• The people from the Tikhir sub-dialect are and have been an integral part of the Yimkhiungrü tribe. They are bona-fide members of the Yimkhiungrü tribal Council and equally the bona-fide members of other organizations under the fold of the YTC. Thus, the incorporation of their names into Yimkhiungrü tribe was never by force or by malice engineering, but by wilful and voluntary because they are Yimkhiungrüs by blood and not by choice, conversion or adoption. The affiliation records in the YTC, YBBA and YAA – (YSC) etc, ever since the inception apparently shows their active and wilful participation in the Yimkhiungrü family: the reason being from one common hearth and lineages.

  • After the creation of Tuensang district from the North East Frontier Agencies (NEFA) in 1948, the Yimkhiungrü villages and areas were fragmented and adjusted under different Administrative blocks/circles, because during those days there were no intellectuals, educated people and competent leaders from the Yimkhiungrü tribe. In 1947, when the Nagaland state delimitation came into effect, again the villages and jurisdictions of the Yimkhiungrü tribe were further fragmented and adjusted under various pockets of the neighbouring Assembly Constituencies such as, the 33 AC Suruhoto (Shihyerü village), 54 AC Tuensang Sardar II, 56 AC Noklak, 57 AC Thonoknyu, 58 AC Shamatore – Chessore, 59 AC Seochung – Sitimi and 60 AC Pungro – Kiphire: as such there is no compactness of the Yimkhiungrü tribe as a whole.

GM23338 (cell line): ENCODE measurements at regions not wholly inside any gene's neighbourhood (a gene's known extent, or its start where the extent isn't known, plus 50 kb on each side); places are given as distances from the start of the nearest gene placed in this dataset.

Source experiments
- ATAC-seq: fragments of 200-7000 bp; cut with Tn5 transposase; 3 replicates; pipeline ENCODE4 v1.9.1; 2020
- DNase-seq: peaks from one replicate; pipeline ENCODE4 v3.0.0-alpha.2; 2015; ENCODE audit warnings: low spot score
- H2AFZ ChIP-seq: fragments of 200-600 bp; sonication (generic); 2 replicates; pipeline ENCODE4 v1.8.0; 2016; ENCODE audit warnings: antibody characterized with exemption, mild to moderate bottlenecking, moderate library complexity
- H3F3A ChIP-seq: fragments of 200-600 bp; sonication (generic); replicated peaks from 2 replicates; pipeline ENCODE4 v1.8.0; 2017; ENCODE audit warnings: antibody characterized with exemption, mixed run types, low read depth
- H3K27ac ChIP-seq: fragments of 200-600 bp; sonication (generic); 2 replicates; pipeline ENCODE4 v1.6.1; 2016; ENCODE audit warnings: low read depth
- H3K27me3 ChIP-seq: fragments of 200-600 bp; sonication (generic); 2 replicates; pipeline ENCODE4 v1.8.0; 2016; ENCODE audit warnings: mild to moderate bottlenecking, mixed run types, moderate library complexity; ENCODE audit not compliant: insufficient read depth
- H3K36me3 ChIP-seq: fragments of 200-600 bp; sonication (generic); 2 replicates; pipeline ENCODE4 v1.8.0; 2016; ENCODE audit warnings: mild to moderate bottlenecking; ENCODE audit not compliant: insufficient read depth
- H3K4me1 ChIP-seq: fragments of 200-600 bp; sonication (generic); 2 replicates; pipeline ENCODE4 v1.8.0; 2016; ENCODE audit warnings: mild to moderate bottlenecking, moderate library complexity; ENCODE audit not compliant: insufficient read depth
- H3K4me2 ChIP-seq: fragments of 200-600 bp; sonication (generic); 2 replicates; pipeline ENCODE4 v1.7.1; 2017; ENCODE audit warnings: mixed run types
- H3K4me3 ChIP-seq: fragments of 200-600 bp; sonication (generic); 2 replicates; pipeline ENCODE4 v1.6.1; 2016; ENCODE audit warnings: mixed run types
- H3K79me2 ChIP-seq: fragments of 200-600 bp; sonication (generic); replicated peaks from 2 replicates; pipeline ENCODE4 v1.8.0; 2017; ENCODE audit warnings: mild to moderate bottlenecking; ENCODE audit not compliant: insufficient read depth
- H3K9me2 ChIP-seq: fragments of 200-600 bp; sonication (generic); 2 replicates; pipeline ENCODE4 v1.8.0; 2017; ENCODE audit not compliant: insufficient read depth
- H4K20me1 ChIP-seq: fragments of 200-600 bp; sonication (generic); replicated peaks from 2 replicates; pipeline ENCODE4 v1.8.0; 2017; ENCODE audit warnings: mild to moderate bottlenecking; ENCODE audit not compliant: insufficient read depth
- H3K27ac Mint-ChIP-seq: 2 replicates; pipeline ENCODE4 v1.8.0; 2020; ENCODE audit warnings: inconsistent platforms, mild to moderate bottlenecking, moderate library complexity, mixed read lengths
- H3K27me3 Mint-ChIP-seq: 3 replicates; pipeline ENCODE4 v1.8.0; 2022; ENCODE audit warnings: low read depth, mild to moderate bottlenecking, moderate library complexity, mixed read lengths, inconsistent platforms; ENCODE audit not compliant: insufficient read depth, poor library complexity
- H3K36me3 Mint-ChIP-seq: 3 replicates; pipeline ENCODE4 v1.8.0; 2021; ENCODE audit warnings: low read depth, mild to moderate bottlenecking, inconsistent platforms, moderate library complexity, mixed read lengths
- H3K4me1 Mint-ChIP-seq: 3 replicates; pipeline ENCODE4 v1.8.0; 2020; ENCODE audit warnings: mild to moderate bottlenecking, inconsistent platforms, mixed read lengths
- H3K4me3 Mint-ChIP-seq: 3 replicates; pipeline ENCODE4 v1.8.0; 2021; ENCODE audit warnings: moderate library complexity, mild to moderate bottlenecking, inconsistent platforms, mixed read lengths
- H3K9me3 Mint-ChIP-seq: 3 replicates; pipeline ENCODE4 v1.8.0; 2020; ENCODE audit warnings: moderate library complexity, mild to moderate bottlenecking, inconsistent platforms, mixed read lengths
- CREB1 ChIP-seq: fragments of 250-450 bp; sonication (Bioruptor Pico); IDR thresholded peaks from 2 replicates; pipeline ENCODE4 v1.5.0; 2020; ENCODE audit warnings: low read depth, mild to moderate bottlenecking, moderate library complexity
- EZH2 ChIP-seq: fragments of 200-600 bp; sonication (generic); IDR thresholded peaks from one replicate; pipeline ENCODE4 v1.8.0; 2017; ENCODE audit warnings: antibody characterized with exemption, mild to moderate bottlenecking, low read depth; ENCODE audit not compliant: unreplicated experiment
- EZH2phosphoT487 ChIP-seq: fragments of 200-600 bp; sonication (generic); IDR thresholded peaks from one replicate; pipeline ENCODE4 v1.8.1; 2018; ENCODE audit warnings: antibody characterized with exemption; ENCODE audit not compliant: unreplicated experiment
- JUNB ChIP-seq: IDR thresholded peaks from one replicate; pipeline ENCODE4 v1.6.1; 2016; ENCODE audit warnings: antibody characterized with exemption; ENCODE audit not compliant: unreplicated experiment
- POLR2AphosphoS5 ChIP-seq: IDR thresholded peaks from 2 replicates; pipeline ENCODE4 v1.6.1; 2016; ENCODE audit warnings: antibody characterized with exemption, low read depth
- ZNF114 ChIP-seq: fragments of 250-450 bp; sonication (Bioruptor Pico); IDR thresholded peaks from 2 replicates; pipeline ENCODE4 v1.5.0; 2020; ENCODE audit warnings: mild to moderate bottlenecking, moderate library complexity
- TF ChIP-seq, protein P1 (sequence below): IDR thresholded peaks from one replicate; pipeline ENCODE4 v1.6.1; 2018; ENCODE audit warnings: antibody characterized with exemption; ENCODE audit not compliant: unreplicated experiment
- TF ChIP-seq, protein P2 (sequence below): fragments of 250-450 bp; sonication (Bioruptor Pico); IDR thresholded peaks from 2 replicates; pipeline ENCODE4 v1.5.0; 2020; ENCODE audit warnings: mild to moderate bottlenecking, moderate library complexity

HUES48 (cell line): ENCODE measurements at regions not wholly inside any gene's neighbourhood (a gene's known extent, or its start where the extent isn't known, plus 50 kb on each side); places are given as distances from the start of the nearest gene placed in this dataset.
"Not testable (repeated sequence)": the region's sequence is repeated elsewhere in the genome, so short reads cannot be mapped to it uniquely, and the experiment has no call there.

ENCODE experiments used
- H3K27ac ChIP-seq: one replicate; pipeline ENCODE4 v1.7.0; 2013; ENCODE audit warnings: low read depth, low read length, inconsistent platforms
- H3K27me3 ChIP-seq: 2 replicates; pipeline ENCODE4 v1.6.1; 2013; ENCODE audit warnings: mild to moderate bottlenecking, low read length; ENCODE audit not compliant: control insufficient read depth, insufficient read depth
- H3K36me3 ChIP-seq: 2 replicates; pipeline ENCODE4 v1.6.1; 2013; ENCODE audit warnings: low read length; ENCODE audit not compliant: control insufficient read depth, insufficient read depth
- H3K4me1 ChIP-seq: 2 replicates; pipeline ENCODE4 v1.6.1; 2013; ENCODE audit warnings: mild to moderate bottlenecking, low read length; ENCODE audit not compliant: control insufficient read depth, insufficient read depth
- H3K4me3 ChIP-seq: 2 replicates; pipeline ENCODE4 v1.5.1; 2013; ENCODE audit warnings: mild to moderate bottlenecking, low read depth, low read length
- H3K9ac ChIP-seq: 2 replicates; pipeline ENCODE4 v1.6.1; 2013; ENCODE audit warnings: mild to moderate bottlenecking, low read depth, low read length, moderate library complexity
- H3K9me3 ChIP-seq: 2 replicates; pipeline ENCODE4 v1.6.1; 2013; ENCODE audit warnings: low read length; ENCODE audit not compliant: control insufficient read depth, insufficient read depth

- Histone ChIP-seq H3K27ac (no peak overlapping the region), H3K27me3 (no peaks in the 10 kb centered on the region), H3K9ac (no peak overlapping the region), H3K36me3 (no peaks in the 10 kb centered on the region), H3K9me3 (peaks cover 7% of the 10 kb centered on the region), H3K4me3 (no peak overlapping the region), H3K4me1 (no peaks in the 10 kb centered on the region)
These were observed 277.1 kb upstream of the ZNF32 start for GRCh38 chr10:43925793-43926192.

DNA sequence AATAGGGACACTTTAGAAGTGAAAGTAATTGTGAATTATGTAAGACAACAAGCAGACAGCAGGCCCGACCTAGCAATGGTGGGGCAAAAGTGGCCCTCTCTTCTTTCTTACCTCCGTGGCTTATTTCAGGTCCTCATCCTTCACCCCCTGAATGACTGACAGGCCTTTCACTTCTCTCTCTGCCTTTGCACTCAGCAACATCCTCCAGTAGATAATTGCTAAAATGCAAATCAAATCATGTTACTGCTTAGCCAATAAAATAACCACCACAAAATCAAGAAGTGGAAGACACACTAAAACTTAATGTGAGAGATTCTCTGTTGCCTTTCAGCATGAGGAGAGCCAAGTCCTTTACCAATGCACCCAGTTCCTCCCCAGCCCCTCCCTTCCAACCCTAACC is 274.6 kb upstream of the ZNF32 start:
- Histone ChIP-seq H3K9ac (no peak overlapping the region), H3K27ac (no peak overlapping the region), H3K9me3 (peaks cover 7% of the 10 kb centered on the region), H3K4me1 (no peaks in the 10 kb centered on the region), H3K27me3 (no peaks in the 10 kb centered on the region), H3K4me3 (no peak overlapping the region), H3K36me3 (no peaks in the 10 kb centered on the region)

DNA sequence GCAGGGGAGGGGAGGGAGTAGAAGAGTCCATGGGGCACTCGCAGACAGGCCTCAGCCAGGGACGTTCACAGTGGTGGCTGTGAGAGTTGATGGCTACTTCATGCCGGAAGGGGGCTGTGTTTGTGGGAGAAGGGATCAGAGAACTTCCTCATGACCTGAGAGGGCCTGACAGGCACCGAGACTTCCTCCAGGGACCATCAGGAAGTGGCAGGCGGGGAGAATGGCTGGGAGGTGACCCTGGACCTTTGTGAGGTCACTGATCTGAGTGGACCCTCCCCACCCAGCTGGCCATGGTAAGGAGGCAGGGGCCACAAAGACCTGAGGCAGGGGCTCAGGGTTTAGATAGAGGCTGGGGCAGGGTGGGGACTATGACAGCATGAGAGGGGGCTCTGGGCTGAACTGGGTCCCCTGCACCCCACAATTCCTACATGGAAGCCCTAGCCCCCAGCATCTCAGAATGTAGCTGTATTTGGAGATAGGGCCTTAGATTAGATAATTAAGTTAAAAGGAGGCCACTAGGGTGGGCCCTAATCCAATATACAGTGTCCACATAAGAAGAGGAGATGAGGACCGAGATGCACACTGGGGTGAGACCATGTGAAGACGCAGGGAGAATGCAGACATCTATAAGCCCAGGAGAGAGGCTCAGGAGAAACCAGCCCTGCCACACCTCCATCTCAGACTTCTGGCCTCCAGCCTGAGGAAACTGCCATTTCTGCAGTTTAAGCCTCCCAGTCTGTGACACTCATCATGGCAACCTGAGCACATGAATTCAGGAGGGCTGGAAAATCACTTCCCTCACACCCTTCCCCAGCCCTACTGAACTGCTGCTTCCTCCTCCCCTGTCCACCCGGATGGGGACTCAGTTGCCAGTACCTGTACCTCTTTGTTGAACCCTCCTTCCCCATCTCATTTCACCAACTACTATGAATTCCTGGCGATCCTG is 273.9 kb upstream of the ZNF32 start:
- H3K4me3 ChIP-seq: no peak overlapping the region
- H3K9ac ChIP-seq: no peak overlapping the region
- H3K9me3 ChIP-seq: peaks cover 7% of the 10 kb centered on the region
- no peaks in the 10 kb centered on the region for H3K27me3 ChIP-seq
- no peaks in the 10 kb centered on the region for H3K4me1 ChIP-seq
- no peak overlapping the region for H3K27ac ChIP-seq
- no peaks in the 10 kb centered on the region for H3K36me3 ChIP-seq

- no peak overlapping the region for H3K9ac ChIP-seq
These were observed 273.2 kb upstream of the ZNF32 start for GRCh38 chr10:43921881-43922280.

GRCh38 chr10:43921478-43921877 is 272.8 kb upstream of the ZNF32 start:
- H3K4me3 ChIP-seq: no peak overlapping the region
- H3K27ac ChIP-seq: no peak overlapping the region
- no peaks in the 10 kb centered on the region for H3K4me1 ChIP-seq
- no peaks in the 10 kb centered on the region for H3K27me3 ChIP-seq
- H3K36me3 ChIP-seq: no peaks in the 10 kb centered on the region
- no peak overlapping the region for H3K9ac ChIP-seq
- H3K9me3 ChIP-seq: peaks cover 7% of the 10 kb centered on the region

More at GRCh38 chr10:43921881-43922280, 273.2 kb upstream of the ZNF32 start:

• During the II World War, many Nagas participated as potters and labourers of the Allied forces which gave them opportunity to have a new insight into the system of the modern world of the Western countries. Beside others, inculcation of a sense of nationalism and augmentation of the social – political, self – determination were other ideals they adopted which ultimately led to the formation of the Naga National Organization (NNC) under the leadership of A. Z Phizo. Therefore, in order to bring out the thought into action incorporating the warrior tribe into the dangerous mission was the primary need of the hour. Hence, towards this end, he assigned the leaders of the NNC Sumi Region to hold a mammoth meeting with the leaders and the intellectuals of the Yimkhiungrü tribe. Accordingly, the leaders from the NNC Sumi Region conducted the first meeting of the NNC under Yimkhiungrü area at Pungrungru village in the year 1952, wherein, the first NNC Yimkhiungrü Region (NNC –YR) was eventually formed. As many as 34 leaders and elders from different Yimkhiungrü villages attended the meeting. Gradually, under the charismatic leadership of the above leaders, the NNC-YR emerged as one of the strongest and well organized regions of the NNC.